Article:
Have you ever been so nervous that it feels like the anxiety is kicking you in the gut? Ever been so excited that you’ve experienced butterflies in your tummy? From these two examples, you can probably guess that your brain and gastrointestinal tract share a great bond and are in constant communication.
Emotions triggered by stress and an upset stomach share a cause and effect relationship with each other. Whether it’s your brain or your bowels that are driving the stress bus, the truth remains constipation is not fun.
How is it connected?
The autonomic nervous system, which is a network of nerves that connect the brain to major organs, controls most of our bodily functions. This system also comprises the sympathetic nervous system that prepares your body for stressful environments and fight-or-flight emergencies.
It also includes the parasympathetic nervous system that communicates with the enteric nervous system located in your gastrointestinal tract and prepares your body for digestion. It is also responsible for calming your body down after experiencing a high-anxiety situation.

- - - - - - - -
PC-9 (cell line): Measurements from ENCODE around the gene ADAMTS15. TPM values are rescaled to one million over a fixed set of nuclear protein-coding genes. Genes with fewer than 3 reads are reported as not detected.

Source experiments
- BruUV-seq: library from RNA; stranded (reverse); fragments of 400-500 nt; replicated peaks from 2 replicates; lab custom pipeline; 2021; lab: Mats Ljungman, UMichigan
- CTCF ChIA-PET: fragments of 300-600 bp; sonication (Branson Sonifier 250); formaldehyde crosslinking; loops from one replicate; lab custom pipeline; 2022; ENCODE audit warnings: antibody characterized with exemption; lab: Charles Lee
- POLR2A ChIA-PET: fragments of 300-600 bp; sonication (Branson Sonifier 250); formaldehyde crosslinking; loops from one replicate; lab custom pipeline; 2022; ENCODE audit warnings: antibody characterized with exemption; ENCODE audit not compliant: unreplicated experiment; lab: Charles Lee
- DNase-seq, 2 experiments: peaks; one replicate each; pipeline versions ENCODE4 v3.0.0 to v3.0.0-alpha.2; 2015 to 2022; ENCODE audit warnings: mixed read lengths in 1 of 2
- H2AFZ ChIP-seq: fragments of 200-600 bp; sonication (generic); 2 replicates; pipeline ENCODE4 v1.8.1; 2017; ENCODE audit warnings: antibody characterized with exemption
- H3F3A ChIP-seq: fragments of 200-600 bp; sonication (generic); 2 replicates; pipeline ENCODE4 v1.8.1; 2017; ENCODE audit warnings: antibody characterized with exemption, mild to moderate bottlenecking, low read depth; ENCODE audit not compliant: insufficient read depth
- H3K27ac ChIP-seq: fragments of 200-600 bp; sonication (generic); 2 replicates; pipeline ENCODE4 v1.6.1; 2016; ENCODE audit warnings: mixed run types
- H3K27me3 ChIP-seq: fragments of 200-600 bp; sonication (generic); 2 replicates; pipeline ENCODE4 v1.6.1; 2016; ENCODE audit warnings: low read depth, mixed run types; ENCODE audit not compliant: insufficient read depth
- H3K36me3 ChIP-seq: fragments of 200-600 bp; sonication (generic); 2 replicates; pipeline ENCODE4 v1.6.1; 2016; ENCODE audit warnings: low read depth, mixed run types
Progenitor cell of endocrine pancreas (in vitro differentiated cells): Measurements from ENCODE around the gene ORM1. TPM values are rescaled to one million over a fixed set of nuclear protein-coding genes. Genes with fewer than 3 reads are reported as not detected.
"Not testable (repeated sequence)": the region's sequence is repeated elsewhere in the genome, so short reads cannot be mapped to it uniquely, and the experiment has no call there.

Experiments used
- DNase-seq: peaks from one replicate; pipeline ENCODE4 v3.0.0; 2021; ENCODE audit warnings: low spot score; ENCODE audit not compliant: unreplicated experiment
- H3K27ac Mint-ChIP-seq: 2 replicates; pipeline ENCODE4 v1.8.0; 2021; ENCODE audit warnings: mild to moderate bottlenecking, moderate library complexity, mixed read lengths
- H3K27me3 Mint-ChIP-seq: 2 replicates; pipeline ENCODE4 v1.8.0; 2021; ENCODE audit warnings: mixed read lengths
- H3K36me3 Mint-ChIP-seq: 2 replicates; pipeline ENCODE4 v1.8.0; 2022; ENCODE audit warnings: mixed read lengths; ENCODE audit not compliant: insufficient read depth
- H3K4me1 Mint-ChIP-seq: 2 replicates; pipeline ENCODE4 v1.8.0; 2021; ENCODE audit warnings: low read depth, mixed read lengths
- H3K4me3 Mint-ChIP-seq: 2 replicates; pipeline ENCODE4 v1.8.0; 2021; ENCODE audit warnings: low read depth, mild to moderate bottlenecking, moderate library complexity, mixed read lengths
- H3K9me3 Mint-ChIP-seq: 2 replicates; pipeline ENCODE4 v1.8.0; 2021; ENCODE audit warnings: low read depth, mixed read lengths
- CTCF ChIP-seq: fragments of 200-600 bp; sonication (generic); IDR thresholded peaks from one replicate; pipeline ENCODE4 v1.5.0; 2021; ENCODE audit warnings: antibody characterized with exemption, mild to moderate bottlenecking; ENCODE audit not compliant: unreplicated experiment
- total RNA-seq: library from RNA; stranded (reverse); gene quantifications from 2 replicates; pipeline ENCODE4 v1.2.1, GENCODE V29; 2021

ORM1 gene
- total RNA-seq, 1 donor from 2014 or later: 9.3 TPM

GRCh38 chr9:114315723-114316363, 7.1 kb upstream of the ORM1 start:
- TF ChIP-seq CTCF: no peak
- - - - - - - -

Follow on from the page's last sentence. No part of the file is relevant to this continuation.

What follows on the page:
Enteric nervous system
The enteric nervous system is also referred to as your second brain considering the fact that it is full of neurons. It produces most of the serotonin in the body. It uses chemical and hormonal neurotransmitters to communicate back and forth with your brain as well as the rest of your nervous system.
Serotonin helps with digestion by constricting the smooth muscles which support the movement of food in your colon.
During periods of heightened anxiety, the brain releases hormones such as cortisol, adrenaline, and serotonin which lead to stomach spasms.
If your whole colon suffers from these spasms, you may get diarrhea. If the spasms are isolated to one area of the colon, digestion may halt, resulting in constipation.
When you eat, the neurons that line your digestive tract signal your intestines to contract and digest your food. When you’re under stress, this digestive process can slow down. If the stress you have is severe or long-term, the stomach pain can be chronic.
Certain conditions that cause constipation can be made worse by stress:
Stress can also result in dysbiosis, causing the bacteria in the gastrointestinal tract to become imbalanced, which may further contribute to IBS-related constipation.
So, if stress is making you suffer from constipation, here are a few things you can do: